Original by Ruslan Ostashko; translation by J.Hawk
Ukraine once again demonstrates that a state which loses the monopoly on the use of force becomes a nothing, rapidly descending to the level of Somalia. During the night of March 1, the ultimatum issued by LDPR authorities, and which demanded that the unlawful economic blockade of the Republics be lifted or else external control would be established over enterprises hitherto under the control of oligarchs loyal to Kiev, expired. Blockade was not lifted, and therefore Kiev will have to deal with the consequences of its errors. For naught are Ukrainian journalists and politicians complaining that, in response to the Donbass blockade, LDPR supposedly “seized” Donetsk factories from their Ukrainian owners. First of all, they were not “seized” but placed under external management, and secondly, before complaining about LDPR leaders, these journalists and politicians should turn their attention to the Kiev regime from whom a group of radicals is openly seizing power.
The LDPR ultimatum was not issued in order to seize enterprises which until now continued operate in accordance with Ukrainian laws. If that’s what Zakharchenko really wanted, it would have been done a long time ago. The ultimatum was, as strange as it may sound, an attempt to help Poroshenko by giving him a pretext he badly needed to take out the radicals who took away his power and control over the economy of a country whose president he believes himself to be. It was also the final, clear signal to Ukrainian oligarchs who have to be made ot understand that, under the conditions of anarcho-Nazism there is no such thing as property rights, irrespective of what they believe. LDPR could tolerate the oligarchs for as long as they were preserving social stability by, for example, continuing to pay salaries to Donetsk industry workers, but if these industries are idled by the blockade, the society’s interests dictate they be reoriented toward Russia, which means doing that which Akhmetov and people like him would never do.
Ukrainian politicians are pretending that Ukraine is a country with a rule of law or something akin to one. That’s comical. Under a rule of law, nothing like the blockade of Crimea or of the Donbass would be possible, since it was imposed by people who have no legal authority to impose one. Ukraine is gradually turning into the Somalia of Europe, and one can no longer view it as a country with property rights or governance consistent with European legal traditions. No, here one needs different approaches.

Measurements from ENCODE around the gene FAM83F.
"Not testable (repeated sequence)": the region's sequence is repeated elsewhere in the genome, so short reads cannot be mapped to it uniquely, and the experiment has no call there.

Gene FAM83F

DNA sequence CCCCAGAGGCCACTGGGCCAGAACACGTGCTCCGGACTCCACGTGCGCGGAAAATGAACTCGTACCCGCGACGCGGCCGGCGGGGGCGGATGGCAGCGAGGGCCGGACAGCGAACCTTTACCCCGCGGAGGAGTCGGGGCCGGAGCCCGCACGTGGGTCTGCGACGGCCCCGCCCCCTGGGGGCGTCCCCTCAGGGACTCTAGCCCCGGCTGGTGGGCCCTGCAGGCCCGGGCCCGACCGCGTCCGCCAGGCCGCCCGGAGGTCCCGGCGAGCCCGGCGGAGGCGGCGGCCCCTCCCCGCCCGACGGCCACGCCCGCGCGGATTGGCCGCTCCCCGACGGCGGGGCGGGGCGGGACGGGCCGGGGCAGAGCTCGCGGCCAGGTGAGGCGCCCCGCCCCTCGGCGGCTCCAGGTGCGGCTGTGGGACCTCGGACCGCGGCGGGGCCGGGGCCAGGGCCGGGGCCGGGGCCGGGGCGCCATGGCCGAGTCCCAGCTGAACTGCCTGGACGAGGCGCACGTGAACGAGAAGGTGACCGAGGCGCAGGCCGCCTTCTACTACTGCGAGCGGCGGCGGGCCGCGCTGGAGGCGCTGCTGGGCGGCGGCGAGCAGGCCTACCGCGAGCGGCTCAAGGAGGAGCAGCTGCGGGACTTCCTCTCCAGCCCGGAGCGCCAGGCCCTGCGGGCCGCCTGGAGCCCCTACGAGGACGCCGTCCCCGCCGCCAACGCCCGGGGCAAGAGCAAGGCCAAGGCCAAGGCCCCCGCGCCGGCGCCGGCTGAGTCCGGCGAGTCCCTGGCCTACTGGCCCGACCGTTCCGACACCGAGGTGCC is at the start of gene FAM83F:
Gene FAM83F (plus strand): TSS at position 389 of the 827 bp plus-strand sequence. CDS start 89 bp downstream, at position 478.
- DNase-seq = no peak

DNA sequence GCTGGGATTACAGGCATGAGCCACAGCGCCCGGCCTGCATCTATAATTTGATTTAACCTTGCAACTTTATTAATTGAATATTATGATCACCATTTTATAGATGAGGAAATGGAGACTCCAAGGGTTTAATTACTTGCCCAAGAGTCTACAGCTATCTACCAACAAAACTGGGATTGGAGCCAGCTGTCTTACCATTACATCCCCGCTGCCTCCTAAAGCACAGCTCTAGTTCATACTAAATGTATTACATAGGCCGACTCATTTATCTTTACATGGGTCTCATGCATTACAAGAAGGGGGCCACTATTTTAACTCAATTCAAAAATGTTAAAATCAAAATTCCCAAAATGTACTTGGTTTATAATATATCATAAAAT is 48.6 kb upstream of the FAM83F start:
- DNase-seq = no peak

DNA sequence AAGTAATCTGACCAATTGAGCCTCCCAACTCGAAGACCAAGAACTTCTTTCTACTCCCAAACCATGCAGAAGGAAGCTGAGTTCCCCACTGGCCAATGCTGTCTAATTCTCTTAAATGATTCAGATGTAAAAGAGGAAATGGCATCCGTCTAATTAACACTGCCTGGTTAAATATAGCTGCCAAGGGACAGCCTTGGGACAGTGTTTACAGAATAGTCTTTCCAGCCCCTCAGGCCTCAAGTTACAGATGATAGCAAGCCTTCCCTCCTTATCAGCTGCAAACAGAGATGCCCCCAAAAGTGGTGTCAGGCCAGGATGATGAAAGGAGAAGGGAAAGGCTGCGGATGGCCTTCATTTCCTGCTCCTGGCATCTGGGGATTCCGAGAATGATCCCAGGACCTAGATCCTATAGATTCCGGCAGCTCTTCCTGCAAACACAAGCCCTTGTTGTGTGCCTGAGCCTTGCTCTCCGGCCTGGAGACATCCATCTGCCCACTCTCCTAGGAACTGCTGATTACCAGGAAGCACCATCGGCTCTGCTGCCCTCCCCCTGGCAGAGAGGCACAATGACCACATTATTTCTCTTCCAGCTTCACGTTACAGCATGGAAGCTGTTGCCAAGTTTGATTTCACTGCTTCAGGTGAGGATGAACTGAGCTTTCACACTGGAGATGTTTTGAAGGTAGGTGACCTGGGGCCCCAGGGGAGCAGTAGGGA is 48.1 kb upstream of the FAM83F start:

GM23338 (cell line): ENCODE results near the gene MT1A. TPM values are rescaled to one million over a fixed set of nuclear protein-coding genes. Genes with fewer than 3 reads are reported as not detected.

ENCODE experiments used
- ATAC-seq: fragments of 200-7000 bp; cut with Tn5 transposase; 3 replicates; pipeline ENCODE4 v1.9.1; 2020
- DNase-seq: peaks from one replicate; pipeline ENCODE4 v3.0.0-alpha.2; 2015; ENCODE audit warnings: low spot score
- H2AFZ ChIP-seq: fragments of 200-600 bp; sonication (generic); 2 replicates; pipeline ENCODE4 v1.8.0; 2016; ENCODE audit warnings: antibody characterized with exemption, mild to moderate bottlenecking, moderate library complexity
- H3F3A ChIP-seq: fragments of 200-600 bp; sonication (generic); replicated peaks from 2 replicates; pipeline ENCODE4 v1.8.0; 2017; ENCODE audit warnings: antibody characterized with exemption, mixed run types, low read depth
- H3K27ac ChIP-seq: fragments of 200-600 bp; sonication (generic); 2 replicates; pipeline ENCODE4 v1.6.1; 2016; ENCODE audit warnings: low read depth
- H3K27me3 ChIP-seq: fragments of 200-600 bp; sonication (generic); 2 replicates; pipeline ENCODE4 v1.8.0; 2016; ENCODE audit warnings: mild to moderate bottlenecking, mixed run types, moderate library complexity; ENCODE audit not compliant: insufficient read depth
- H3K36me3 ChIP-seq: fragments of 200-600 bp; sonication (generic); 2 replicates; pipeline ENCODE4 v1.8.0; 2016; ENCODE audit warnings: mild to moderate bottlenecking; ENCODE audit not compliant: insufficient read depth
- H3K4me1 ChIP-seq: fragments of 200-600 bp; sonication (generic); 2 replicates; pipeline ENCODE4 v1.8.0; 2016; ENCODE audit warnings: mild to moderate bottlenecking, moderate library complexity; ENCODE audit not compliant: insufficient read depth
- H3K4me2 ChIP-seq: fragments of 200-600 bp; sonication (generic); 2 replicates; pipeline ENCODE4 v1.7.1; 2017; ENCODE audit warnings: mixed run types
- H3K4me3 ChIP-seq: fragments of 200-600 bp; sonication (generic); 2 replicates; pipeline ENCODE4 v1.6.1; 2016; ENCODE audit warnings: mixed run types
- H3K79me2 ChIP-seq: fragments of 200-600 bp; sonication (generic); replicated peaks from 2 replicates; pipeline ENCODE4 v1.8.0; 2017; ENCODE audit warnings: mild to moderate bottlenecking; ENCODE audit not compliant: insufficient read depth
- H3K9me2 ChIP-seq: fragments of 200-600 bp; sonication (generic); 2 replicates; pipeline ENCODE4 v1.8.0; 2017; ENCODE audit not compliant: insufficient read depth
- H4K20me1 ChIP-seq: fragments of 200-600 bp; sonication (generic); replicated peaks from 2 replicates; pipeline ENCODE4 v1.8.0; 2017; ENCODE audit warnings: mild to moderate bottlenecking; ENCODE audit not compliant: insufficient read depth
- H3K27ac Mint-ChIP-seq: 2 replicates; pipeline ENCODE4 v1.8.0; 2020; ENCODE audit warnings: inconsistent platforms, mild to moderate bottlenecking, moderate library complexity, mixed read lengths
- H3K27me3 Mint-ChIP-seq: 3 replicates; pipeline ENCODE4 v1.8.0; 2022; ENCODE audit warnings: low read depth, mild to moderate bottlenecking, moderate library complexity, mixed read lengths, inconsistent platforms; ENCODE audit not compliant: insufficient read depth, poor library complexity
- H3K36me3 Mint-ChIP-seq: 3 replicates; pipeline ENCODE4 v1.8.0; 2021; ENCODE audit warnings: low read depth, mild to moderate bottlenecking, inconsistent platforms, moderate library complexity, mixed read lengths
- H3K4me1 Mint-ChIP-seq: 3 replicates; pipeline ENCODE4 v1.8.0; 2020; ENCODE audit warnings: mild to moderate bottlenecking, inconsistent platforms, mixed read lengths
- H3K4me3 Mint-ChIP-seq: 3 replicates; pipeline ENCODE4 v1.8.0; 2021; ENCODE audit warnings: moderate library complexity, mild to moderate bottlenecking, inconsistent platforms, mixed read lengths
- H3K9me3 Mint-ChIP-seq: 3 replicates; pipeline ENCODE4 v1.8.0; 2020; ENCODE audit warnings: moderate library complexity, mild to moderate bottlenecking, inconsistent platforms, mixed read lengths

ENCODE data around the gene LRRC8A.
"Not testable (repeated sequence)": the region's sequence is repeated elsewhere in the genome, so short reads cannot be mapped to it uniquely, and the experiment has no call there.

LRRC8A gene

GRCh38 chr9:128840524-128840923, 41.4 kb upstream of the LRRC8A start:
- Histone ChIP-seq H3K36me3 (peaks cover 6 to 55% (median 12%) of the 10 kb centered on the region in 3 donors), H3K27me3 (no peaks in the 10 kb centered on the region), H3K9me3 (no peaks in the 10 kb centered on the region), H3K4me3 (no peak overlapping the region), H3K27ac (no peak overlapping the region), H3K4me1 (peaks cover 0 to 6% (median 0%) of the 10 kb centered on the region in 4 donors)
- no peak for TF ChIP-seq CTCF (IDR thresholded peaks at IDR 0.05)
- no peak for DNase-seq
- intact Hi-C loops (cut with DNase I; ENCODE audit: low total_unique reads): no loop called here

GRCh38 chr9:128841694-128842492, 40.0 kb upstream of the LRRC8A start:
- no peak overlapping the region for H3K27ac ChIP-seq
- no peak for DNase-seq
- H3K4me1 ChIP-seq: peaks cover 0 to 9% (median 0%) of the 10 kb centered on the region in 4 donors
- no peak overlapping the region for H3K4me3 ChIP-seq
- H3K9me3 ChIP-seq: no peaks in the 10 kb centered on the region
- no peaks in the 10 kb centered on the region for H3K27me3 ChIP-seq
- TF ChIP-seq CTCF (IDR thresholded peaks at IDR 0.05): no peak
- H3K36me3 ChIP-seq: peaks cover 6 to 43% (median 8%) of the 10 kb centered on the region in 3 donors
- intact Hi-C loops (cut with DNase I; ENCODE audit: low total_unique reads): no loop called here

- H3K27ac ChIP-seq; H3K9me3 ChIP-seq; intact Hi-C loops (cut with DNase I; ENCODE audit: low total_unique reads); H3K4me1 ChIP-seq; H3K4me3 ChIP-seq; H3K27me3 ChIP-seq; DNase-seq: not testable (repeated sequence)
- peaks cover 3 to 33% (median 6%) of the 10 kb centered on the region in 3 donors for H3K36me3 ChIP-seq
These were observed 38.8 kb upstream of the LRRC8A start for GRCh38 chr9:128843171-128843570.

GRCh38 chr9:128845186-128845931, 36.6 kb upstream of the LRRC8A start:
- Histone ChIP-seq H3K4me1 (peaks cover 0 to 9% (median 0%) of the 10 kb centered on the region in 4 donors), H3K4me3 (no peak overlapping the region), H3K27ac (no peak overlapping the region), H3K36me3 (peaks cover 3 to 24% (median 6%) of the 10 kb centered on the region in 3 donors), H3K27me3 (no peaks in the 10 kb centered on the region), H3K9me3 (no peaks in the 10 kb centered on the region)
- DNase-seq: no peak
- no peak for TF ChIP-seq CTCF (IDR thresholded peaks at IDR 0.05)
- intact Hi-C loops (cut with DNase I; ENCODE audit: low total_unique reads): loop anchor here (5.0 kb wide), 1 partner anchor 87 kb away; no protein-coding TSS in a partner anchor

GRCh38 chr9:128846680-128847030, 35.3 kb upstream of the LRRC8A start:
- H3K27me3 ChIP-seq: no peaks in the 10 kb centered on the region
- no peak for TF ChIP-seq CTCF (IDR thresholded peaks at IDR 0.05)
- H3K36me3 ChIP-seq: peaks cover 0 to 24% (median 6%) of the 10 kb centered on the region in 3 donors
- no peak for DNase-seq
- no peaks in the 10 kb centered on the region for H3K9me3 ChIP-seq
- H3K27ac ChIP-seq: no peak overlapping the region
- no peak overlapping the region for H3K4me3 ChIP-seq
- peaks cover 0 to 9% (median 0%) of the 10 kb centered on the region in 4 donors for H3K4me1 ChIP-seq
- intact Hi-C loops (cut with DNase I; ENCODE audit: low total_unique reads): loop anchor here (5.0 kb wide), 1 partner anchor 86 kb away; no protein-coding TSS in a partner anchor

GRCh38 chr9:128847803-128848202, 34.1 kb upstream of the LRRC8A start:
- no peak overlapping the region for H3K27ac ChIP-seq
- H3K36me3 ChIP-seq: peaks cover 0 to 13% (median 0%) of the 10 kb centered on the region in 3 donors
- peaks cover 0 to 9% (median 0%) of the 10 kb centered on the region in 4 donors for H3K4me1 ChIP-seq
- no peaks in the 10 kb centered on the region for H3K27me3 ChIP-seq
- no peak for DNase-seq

In accordance with this new reality, one can, for example, introduce new basic principles into the Ukrainian code of law. One could plainly state in the civil code that the right to any asset belongs to either the Azov Nazi battalion or whoever can defend that asset from Azov. Ukrainian oligarchs were warned that playing with Nazis or ignoring the fact the country is turning into a hothouse of illegal armed formations could lead to the most tragic consequences for them, but they did exactly nothing to repair the situation. Now this very same Akhmetov has a choice–continue giving tearful interviews to the Western media, complaining how the evil separatists took away his Enakievo Metallurgical Plant or do something about those who established the blockade. Akhmetov is an old-school oligarch, from the ’90s, he knows perfectly well what to do in such cases. But if he can’t do that, then he’s no longer an oligarch, and nobody so helpless can be trusted with an asset.
One could say the same thing about Poroshenko. If he can’t stop the blockade of a part of territory which he considers a component of his country, then he’s no president but an usurper. The blockade was, incidentally, organized precisely in order to strike a political blow against Poroshenko, and this blow turned out to be a crushing one.
First of all, Ukrainian energy system is on the brink of collapse due to the lack of Donbass coal, and if this collapse really happens, the population will blame the president. Secondly, it suddenly became clear that it’s not Ukraine that’s essential to the Donbass, but Donbass that’s vitally essential to Ukraine, if only to make sure that Ukrainian homes have electricity, which runs counter to the whole mythology which Poroshenko’s propagandists have spun around the Donbass conflict.
Behind the scenes in Kiev, two options are being discussed over what to do with the Donbass. The few remaining normal experts in Kiev have argued to pick one of the two. The first is to attempt to truly integrate these territories into Ukraine, starting with paying the population’s pensions and civil servants’ salaries, with the aim of preserving economic ties and improving the Kiev’s image in the eyes of the local population. The second is to officially give up both Donbass and Crimea by cutting them off in their entirety, economic ties and all, forgetting about any territorial claims, and then seeking NATO membership and money from the West in such abridged form. Neither of these options suit Poroshenko or the Ukrainian Nazis, including Interior Minister Avakov. Poroshenko is simply hoping to eternally benefit from the frozen conflict on the Donbass, while Avakov–from a hot one. So in the end Kiev got the worst of both worlds. It cut its ties to the Donbass, didn’t receive anything in return, and lights in Ukraine could go out at any moment.
With this in mind, it is very symbolic to see that the Donbass Arena stadium in Donetsk was fully illuminated on the night of March 1, for the first time in the three years of the civil war. The bright lights of the Donbass contrasting with Banderite Ukraine descending into darkness seems to suggest people on both sides of the front on which side there is civilization, and on which nothing but darkness and barbarism. Light will, in the end, prevail.